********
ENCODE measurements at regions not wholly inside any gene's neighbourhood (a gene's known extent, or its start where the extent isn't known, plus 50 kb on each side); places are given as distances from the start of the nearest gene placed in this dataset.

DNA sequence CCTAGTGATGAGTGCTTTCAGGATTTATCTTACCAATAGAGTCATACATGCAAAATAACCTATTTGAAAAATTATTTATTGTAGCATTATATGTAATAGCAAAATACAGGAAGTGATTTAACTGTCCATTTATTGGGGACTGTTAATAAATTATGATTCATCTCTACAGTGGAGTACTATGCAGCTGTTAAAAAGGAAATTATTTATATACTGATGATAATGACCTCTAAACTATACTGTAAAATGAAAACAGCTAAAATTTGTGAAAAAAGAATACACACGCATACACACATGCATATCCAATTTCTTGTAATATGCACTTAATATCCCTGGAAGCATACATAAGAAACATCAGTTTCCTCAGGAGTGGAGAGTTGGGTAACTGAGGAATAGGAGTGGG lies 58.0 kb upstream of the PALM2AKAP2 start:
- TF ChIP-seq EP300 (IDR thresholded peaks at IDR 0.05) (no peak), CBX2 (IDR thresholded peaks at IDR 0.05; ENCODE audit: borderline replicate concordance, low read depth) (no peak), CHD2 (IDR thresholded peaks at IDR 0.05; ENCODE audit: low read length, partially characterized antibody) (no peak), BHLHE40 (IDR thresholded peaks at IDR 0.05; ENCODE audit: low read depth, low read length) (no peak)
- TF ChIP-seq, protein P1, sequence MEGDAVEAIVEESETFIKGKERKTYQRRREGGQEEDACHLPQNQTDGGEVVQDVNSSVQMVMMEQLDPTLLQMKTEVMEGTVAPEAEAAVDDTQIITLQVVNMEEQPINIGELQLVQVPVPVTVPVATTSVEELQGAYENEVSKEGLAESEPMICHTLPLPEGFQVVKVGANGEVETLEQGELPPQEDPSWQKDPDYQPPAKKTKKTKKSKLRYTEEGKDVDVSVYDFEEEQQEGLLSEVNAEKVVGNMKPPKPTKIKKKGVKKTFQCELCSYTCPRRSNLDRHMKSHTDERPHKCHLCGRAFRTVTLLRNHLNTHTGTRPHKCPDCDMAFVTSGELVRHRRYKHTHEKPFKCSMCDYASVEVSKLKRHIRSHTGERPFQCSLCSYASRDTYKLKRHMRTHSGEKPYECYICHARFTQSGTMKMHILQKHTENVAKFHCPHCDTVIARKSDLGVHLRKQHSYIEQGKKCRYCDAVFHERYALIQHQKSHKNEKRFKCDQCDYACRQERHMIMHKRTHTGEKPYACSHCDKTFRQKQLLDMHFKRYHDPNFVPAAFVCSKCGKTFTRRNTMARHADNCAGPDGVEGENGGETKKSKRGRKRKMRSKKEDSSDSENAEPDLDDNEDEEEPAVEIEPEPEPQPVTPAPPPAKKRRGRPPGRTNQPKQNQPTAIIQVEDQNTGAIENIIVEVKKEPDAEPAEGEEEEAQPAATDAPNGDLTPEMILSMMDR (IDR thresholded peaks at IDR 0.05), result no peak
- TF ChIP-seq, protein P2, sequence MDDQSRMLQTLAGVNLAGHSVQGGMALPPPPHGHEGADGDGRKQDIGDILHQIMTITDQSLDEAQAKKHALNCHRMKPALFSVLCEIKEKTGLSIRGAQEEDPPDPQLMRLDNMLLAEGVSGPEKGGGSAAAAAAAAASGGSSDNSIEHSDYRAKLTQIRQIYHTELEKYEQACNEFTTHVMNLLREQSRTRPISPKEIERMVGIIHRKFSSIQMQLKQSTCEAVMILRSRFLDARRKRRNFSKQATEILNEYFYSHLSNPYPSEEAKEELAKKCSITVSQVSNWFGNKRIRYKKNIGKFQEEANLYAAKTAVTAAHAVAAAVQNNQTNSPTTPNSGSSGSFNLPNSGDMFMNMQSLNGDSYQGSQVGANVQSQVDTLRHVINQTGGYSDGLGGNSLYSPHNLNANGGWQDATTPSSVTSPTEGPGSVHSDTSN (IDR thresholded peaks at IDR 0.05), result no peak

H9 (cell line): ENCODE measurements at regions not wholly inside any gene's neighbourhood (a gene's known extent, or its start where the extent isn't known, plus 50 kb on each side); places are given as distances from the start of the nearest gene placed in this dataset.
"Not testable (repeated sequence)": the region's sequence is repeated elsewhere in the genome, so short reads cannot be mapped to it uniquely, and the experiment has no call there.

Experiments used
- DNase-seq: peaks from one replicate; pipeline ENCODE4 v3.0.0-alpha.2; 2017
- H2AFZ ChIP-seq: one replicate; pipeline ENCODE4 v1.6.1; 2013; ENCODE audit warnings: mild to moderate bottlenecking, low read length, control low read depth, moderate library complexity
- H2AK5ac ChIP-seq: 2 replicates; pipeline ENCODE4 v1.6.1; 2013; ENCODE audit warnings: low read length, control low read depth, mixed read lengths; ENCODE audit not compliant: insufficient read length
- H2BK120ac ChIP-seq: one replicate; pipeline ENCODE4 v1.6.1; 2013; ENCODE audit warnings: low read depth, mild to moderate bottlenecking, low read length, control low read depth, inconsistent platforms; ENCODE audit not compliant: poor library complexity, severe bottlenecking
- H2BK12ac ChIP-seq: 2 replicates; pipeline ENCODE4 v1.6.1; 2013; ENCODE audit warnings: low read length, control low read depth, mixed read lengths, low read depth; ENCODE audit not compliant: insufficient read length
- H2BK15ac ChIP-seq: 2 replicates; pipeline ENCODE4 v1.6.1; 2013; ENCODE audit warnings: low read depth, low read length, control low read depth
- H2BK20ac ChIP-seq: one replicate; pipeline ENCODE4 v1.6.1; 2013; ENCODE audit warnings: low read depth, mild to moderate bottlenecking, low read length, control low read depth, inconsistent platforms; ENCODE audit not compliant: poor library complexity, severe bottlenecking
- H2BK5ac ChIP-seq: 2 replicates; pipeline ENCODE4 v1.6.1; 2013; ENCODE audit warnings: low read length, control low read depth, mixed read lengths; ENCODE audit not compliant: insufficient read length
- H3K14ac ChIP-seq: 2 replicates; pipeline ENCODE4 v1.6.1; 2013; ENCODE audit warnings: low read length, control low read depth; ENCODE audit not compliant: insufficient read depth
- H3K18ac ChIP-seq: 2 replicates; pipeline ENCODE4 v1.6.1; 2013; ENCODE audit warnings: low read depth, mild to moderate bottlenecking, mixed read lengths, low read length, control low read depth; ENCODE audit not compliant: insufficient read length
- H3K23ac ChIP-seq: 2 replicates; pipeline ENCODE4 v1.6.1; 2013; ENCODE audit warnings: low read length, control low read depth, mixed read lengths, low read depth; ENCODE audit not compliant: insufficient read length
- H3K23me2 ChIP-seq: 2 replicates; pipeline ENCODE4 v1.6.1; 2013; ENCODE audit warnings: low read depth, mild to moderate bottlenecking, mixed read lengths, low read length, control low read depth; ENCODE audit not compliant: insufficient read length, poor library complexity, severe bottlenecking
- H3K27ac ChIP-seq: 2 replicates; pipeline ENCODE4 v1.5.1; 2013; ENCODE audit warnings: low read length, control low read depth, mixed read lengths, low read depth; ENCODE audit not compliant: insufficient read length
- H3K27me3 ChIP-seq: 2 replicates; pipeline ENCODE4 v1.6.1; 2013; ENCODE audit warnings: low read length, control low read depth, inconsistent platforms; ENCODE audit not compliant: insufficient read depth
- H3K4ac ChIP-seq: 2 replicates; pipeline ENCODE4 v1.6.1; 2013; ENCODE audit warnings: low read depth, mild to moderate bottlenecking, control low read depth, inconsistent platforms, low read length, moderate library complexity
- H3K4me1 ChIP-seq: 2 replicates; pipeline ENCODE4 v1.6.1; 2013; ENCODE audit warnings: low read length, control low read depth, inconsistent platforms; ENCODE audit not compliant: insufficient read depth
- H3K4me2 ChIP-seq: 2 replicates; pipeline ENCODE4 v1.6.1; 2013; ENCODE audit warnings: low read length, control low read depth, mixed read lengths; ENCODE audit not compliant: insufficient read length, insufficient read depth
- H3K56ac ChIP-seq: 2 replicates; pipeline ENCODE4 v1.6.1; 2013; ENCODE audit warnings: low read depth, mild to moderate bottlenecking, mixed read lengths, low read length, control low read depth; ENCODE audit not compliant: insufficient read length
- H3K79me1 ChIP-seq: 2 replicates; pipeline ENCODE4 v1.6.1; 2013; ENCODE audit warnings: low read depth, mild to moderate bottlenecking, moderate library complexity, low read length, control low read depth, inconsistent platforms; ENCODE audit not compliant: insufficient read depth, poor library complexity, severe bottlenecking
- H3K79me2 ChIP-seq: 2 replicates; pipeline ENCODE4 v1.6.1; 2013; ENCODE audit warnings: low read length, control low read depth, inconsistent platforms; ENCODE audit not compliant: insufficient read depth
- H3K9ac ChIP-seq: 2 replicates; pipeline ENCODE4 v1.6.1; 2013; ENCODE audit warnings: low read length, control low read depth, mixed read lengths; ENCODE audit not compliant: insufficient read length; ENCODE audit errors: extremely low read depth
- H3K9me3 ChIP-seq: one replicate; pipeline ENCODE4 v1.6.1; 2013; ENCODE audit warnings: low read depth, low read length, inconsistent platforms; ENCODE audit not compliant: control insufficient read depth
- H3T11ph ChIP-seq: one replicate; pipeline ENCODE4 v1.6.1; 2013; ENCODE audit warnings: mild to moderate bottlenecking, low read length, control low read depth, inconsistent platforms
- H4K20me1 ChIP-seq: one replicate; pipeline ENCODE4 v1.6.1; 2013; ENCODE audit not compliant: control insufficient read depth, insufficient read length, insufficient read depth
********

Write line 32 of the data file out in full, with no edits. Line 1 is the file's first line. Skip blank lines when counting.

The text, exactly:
- H4K20me1 ChIP-seq: one replicate; pipeline ENCODE4 v1.6.1; 2013; ENCODE audit not compliant: control insufficient read depth, insufficient read length, insufficient read depth